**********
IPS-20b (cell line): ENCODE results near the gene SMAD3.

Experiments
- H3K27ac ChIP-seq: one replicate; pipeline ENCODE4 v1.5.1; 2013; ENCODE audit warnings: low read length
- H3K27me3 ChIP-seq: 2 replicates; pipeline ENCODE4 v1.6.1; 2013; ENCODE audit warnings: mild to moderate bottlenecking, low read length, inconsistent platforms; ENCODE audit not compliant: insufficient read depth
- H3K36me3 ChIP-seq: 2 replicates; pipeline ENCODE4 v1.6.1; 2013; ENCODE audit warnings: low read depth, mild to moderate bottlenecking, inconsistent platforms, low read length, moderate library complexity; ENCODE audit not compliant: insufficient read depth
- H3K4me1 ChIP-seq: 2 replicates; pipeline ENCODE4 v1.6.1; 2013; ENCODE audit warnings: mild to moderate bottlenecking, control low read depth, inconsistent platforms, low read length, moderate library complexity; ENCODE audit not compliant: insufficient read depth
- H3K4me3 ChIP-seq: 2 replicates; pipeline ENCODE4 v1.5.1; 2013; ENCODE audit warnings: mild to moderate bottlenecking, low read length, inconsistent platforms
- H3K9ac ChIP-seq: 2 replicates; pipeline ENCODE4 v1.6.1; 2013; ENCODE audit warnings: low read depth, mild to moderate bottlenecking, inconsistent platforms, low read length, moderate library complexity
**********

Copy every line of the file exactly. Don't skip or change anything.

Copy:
IPS-20b (cell line): ENCODE results near the gene SMAD3.

Experiments
- H3K27ac ChIP-seq: one replicate; pipeline ENCODE4 v1.5.1; 2013; ENCODE audit warnings: low read length
- H3K27me3 ChIP-seq: 2 replicates; pipeline ENCODE4 v1.6.1; 2013; ENCODE audit warnings: mild to moderate bottlenecking, low read length, inconsistent platforms; ENCODE audit not compliant: insufficient read depth
- H3K36me3 ChIP-seq: 2 replicates; pipeline ENCODE4 v1.6.1; 2013; ENCODE audit warnings: low read depth, mild to moderate bottlenecking, inconsistent platforms, low read length, moderate library complexity; ENCODE audit not compliant: insufficient read depth
- H3K4me1 ChIP-seq: 2 replicates; pipeline ENCODE4 v1.6.1; 2013; ENCODE audit warnings: mild to moderate bottlenecking, control low read depth, inconsistent platforms, low read length, moderate library complexity; ENCODE audit not compliant: insufficient read depth
- H3K4me3 ChIP-seq: 2 replicates; pipeline ENCODE4 v1.5.1; 2013; ENCODE audit warnings: mild to moderate bottlenecking, low read length, inconsistent platforms
- H3K9ac ChIP-seq: 2 replicates; pipeline ENCODE4 v1.6.1; 2013; ENCODE audit warnings: low read depth, mild to moderate bottlenecking, inconsistent platforms, low read length, moderate library complexity